Jonathan Rubin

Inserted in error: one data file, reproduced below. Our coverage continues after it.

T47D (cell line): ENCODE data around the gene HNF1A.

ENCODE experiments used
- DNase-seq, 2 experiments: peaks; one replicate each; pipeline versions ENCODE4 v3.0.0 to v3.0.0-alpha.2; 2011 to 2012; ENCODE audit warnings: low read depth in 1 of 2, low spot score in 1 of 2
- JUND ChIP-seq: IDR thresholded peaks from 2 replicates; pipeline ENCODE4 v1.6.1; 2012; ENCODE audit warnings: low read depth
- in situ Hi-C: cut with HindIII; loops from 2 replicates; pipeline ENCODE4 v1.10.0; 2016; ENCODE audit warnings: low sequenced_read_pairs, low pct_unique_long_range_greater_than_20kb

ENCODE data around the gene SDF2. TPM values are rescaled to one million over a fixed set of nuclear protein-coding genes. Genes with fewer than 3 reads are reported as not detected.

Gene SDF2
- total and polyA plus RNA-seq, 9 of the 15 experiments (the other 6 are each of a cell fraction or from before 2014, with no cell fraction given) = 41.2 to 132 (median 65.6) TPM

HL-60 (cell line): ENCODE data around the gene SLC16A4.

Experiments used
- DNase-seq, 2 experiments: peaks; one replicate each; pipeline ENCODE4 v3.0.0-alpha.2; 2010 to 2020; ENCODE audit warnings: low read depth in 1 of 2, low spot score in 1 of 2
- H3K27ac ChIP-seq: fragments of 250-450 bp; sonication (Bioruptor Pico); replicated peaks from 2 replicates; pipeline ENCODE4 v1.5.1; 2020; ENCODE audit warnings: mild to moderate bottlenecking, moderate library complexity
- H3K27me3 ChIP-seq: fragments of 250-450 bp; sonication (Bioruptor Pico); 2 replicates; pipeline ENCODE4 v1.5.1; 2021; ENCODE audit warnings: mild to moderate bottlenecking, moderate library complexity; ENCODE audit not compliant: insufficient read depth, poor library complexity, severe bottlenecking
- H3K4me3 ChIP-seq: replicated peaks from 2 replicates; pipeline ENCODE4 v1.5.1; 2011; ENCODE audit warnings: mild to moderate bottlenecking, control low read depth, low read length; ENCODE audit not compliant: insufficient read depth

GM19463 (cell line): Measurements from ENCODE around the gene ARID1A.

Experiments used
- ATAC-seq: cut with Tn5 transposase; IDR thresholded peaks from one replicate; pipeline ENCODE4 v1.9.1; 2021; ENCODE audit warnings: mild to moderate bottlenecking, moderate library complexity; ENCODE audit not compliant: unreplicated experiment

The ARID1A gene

I’ve been working in the Schaffer-Nishimura Lab for two and a half years. I am a senior undergraduate graduating in May 2013 and am currently applying to graduate school. The focus of my research has been on the effects of non-traumatic dorsal spinal venous occlusion on spinal cord injury in mice. Experiments developed by myself and carried out in conjunction with my graduate student, Matt have led to the observation that blood flows in two directions along the dorsal spinal vein. Additionally, the distance of these dorsal venous occlusions to branch points along the dorsal spinal vein affects the global change in blood flow of feeder venules. This has major implications to both researchers and clinicians. For researchers, spinal cord injury models will have to take this fact into account when observing pathology of spinal cord injuries. Since the vascular architecture of the spinal cord has such a high variance across animals, some sort of standardization procedure must be used in future experiments. For clinicians, our results suggest that an occlusion in one part of the dorsal vein may be more harmful than in other parts. Because of this, physicians will want to carefully monitor patients with spinal cord infarcts since clots have been shown to dislodge and travel to different locations. I am a scholar in the Biology Scholars Program.

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